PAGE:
Sneak Preview: Site Visit Preparation Can Improve Audit Process

May 4, 2018 | By Jerry Ashworth | Post a Comment

xsass_bookshot(The following was excerpted from a recent article in the Single Audit Information Service.) Nonfederal entities awaiting a site visit from an auditor should make numerous preparations prior to the visit to encourage better outcomes for all parties involved, an attorney told attendees at the recent National Grants Management Association’s (NGMA) annual training conference.

Auditee responsibilities under the Office of Management and Budget uniform guidance (§200.508) include: (1) arranging for a single audit if the auditee meets the single audit threshold (§200.501)(a)) and submitting the report; (2) preparing financial statements; (3) promptly following up on audit findings and taking corrective actions; and (4) providing the auditor with access to personnel, accounts, books, records, supporting documentation and other information as needed.

During a session on the audit resolution process, Tiffany Kesslar, Esq., partner with Brustein and Manasevit PLLC, said the main goal of the audit resolution process is to ensure that the auditee is compliant with federal award requirements. Even if an auditee has consistently had a clean single audit for certain programs, Kesslar noted that it could still be possible for auditors conducting site visits to find instances of fraud and abuse within the auditee’s other programs.

So how should auditees prepare for site visits? Kesslar said that auditors typically will inform recipients about a month ahead that they are coming to conduct an audit. “Make sure that you are holding your auditors accountable; if they ask to see work papers, you have every right to know what documents are being reviewed,” Kesslar told attendees. “Make sure you have your financial statements prepared timely and accurately. Also, make sure you provide access to records to the auditors because you can’t tell them that they don’t have access to documentation related to grants.”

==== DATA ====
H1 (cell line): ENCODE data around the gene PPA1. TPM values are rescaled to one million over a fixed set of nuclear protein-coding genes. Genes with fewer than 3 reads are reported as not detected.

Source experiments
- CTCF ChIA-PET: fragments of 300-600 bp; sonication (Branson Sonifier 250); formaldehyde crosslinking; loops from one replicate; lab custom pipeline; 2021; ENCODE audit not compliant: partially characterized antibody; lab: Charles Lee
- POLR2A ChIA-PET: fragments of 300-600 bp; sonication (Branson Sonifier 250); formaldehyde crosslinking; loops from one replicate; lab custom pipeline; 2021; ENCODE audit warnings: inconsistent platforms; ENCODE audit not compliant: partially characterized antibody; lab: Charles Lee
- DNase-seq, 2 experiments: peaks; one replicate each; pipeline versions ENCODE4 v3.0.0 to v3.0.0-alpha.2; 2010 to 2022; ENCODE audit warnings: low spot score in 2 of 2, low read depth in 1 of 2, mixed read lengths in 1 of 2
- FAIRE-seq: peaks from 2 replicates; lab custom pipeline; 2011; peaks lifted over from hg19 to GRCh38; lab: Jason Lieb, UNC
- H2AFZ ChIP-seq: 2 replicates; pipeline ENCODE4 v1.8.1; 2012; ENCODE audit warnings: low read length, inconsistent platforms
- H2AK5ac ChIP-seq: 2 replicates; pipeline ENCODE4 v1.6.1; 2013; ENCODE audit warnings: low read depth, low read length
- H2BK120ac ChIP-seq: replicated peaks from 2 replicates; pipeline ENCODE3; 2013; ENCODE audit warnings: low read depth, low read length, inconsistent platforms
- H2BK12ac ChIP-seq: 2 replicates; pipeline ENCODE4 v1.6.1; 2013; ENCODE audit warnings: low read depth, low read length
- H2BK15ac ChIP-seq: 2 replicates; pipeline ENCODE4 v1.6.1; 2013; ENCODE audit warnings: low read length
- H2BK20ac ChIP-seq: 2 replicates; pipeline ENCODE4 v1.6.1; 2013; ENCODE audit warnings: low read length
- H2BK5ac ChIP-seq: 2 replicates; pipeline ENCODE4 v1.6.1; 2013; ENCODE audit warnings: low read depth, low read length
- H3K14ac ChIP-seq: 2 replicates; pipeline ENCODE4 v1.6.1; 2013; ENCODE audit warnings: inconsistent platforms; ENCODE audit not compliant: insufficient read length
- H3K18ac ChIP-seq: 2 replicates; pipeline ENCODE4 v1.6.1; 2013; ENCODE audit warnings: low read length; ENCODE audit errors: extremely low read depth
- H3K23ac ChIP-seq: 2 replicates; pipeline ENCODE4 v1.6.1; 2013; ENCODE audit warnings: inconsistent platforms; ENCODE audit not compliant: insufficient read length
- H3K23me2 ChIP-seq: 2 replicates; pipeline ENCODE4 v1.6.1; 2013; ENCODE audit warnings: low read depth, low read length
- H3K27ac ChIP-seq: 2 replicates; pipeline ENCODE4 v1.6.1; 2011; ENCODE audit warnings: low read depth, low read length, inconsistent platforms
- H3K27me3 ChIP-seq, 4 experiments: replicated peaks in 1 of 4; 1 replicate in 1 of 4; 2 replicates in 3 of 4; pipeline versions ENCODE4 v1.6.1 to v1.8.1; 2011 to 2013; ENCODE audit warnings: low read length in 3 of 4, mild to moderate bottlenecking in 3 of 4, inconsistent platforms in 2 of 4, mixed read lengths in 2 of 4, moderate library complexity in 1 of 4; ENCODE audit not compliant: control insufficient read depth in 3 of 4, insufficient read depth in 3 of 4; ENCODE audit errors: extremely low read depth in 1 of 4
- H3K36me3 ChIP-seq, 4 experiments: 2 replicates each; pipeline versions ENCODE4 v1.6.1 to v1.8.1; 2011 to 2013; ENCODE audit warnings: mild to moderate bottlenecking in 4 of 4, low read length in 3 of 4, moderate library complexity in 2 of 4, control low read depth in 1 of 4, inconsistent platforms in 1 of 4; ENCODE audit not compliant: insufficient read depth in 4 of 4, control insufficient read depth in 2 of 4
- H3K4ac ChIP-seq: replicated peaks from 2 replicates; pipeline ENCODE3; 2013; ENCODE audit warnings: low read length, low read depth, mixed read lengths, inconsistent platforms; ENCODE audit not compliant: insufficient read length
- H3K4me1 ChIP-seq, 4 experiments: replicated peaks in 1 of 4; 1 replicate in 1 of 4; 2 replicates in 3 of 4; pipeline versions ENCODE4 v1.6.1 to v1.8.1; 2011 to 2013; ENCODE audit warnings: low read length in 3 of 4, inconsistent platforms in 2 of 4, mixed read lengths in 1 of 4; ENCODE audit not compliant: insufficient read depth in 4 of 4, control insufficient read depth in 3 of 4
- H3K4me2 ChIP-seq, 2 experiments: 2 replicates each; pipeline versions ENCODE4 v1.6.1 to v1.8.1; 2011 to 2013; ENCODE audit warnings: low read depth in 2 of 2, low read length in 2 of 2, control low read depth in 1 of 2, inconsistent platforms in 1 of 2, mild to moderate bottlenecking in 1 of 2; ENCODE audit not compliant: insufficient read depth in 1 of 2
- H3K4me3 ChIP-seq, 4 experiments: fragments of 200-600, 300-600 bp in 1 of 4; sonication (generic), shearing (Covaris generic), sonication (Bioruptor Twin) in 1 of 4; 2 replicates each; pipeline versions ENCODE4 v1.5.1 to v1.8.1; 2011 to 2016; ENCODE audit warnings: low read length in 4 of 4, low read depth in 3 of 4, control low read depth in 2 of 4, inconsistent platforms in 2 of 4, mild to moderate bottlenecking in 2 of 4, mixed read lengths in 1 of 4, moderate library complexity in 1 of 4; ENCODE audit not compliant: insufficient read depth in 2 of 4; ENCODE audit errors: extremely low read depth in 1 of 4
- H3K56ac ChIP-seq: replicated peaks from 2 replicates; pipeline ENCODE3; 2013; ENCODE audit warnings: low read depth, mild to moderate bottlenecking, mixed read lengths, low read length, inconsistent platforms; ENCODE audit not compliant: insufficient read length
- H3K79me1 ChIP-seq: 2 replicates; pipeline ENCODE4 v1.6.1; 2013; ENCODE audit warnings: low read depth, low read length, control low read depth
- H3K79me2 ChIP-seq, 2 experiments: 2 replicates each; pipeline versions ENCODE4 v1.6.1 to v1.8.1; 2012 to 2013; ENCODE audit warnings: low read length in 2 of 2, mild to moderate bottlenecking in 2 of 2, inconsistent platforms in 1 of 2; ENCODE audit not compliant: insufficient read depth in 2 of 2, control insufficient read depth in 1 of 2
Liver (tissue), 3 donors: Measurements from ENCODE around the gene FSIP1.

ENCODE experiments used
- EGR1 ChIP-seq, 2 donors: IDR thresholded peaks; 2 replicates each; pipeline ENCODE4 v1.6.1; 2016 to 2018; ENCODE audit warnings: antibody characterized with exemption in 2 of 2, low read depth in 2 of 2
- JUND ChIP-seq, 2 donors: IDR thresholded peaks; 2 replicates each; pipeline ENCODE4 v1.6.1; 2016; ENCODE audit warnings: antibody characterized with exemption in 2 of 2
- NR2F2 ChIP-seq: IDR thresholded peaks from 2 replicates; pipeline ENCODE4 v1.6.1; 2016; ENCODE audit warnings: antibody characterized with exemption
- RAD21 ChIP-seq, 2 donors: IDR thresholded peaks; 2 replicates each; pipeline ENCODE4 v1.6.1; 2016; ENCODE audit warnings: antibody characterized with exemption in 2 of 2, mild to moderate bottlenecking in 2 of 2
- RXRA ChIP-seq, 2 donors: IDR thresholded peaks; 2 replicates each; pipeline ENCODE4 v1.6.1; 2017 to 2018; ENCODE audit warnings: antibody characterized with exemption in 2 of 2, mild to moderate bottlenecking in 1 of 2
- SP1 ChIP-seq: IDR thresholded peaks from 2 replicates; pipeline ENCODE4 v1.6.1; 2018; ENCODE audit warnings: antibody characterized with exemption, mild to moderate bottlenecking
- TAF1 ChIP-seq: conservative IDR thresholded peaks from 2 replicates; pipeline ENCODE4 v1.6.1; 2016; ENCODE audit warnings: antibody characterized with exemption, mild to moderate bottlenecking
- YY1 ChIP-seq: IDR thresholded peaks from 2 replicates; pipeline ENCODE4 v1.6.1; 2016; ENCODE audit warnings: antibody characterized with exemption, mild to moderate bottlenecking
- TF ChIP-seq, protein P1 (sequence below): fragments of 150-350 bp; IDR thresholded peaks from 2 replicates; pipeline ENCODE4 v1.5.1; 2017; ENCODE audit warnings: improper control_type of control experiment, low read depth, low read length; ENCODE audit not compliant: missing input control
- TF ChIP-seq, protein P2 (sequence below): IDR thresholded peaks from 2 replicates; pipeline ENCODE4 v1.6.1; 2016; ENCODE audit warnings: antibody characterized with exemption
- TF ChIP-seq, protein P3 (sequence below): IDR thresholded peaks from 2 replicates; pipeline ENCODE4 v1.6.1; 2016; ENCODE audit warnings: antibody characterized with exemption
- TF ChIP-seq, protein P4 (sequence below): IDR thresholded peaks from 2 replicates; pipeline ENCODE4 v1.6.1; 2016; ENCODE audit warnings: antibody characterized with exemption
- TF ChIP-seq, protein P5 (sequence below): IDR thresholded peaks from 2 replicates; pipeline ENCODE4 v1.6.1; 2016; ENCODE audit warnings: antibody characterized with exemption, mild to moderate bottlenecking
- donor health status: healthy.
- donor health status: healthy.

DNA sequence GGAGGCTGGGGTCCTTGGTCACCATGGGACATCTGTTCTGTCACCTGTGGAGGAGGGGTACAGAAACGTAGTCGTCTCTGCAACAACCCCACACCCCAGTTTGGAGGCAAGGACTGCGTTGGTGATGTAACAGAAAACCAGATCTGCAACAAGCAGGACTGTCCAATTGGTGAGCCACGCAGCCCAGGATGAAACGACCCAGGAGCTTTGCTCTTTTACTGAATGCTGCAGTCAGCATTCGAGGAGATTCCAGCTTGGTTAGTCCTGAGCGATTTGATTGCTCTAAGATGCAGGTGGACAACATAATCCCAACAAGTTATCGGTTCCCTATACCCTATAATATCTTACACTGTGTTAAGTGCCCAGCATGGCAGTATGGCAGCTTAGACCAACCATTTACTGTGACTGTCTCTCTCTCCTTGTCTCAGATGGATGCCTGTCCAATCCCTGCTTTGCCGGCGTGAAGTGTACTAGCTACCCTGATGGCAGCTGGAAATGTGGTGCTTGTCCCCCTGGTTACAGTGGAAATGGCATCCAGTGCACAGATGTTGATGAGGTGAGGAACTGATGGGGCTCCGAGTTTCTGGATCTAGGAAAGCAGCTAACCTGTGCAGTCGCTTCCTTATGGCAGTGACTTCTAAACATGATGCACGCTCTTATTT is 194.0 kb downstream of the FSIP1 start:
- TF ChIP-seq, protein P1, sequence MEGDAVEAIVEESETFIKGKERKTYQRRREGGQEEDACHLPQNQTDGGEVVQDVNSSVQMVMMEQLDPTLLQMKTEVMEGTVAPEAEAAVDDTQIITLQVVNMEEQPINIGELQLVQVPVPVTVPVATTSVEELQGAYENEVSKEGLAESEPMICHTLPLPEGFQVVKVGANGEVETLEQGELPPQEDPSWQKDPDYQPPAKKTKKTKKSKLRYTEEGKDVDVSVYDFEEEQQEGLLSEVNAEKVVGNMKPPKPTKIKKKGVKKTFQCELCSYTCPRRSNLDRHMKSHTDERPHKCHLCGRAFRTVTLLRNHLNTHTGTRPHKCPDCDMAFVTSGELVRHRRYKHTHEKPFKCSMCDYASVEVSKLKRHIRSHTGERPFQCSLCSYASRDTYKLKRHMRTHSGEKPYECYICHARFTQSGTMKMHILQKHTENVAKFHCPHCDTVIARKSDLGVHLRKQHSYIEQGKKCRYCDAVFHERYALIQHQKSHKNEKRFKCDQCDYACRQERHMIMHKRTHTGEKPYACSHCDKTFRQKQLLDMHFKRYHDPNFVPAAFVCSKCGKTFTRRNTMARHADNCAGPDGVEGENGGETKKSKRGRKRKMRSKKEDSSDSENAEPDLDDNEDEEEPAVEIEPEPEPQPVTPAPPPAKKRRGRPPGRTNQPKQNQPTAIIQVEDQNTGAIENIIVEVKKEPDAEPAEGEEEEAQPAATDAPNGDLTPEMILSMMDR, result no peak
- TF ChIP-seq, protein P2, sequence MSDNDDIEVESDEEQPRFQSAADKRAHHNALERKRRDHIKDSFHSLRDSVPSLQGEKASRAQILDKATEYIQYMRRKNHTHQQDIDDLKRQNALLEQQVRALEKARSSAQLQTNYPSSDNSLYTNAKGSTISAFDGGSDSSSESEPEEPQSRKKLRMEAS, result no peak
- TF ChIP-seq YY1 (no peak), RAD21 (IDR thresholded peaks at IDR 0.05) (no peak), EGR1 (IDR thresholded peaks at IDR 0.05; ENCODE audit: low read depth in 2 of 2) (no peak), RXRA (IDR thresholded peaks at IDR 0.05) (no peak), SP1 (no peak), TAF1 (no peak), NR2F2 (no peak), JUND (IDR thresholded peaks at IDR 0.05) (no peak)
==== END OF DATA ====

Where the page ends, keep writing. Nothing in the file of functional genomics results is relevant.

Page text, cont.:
Kesslar pointed out that provisions in §200.328(a) of the uniform guidance state that recipients “are responsible for oversight of the operations of the federal award’s supported activities, and must monitor activities under federal awards to assure compliance with applicable federal requirements and performance expectations are being achieved.” This “puts the burden on [recipients] to self-monitor and determine where problem areas are,” she explained. She encouraged auditees to assess available information, including reviewing prior audit findings and documents on other significant violations. She also told the audience to “look at the last two invoices you made and make sure the work actually happened. The strongest internal monitoring systems recognize where [an organization’s] weaknesses are.”

Kesslar further noted that once recipients become aware of problems within their organization, such as the lack of a time and effort policy, they should take corrective action proactively to address those issues prior to the auditor’s visit. “It’s clearly important to have a corrective action plan in place before the visit,” she explained. “Even if you get a finding because you didn’t actually have the system in place at the time of the audit, it makes the audit a lot easier to deal with. It really is critical to have this self-reporting piece done.”

(The full version of this story has now been made available to all for a limited time on Thompson’s Grants Compliance Expert site.)

As a reminder, we have all of our Federal Funding Training Forums scheduled for 2018. Please let me know if you have questions or can make any of these. We hope to see you there!

  • Wednesday July 25 – Friday July 27 in MINNEAPOLIS

  • Wednesday October 17 – Friday October 19 in ATLANTA


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